Some women can afford cleaning help or a nanny to do the housework and take care of the children. Others share these responsibilities with their husbands. Yet many men work long hours and do not have time nor energies to provide much help. They too come home tired and need nurturing.
Enter other issues, what if one of the children, has special needs, sees a therapist, needs a tutor, has after-school athletic or creative activities, and so forth.
Let's face it ... You can't be a full time mom and work at the same time as you can't be in two places at once. You must have dependable help or you will become depleted.
Planning and time management are the keys, yet even they are not enough, especially when you want your children raised in a certain way and the caretaker at home sees things different.
The bottom line....there is no solution. All you can do, is the best you can. When children go through their stages, illnesses, and especially adolescence, you will have to grin and bear it.
I am a hard core believer in family planning. Birth control is most important as families that have more children than, they want, they can emotionally deal with, they can financially afford, and are emotionally able to care for, will become dysfunctional and fall apart.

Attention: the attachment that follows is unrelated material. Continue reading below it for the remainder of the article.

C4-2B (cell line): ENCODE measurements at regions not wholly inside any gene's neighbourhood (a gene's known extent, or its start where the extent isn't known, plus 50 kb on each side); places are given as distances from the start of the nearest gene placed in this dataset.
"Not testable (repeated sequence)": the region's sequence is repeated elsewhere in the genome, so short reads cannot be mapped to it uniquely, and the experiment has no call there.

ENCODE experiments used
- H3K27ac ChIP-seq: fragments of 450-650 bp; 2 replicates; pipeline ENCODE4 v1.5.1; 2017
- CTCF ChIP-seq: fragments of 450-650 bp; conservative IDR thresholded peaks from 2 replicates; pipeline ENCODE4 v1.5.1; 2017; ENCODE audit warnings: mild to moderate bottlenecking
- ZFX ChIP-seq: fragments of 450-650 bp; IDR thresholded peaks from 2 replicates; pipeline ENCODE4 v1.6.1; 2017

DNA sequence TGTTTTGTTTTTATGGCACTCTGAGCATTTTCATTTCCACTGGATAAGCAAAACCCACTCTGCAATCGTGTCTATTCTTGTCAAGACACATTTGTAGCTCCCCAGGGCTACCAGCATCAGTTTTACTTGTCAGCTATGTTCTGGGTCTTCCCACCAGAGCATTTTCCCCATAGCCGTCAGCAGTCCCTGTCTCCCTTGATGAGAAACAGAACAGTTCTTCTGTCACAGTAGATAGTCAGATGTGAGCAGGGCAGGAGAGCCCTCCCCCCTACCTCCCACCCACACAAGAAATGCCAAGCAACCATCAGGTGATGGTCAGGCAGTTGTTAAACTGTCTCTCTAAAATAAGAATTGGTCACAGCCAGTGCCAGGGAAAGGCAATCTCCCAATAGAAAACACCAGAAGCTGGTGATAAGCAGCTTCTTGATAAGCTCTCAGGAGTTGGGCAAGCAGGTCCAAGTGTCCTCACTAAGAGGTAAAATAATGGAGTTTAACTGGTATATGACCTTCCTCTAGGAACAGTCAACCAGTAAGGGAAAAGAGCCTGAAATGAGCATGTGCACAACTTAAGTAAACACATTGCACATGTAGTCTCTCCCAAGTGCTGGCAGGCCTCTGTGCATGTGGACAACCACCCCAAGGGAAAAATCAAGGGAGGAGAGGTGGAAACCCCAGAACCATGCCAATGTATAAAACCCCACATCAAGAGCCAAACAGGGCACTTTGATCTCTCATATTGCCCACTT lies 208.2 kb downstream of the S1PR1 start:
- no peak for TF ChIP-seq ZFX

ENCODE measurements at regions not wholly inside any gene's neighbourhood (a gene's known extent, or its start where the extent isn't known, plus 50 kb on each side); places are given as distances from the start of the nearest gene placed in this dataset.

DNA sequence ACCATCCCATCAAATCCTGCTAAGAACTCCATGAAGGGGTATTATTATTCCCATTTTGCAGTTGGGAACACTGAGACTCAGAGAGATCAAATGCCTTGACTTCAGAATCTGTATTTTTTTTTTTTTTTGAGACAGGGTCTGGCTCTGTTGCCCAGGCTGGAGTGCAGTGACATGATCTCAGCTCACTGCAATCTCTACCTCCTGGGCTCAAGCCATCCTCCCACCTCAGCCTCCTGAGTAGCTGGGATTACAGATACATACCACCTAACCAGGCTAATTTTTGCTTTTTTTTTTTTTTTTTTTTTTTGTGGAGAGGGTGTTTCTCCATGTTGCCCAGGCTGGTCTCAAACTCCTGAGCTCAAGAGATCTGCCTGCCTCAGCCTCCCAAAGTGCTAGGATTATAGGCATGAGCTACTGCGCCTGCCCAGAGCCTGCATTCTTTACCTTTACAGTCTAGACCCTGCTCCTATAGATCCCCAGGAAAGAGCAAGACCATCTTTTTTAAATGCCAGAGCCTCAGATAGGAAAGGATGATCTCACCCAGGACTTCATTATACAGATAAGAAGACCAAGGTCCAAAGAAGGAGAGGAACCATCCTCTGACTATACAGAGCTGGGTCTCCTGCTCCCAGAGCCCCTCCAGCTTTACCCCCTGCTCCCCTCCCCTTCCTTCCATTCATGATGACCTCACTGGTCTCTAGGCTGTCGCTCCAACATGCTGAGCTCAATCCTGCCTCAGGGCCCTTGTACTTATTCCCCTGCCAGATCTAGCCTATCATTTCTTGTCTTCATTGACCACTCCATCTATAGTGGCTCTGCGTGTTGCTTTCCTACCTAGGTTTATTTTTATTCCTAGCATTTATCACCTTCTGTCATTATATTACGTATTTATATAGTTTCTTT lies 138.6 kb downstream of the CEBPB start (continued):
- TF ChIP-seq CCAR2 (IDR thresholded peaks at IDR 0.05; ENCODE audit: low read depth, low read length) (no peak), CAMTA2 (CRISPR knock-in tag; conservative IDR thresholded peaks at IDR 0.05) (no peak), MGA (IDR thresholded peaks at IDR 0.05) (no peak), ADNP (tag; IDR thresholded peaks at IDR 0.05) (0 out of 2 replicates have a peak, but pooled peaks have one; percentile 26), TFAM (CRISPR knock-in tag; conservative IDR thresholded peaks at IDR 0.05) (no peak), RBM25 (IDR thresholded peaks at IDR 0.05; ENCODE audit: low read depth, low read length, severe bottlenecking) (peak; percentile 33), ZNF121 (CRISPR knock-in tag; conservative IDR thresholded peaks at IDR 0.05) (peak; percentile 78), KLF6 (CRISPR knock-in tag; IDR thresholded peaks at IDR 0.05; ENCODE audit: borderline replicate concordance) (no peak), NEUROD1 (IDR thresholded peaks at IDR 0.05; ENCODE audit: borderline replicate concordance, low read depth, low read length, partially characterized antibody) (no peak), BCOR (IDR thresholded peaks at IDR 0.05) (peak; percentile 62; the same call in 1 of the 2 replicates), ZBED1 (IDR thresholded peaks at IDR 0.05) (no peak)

It is all part of our childhood conditioning and what we think will make us happy.
But that changes. What makes you happy at age 20 is often meaningless at 30 or 40 and so on. One must allow for change and growth.
Perhaps we should re-evaluate the nature of the home and family as we evolve to the next level of consciousness and each day become more detached from the mundane busy work in our lives.
We spend our lives feeding the needs of our soul at that moment in time. We play out the dramas and usually try our best.
We seek out a soul who connects and understand our needs and is there for us.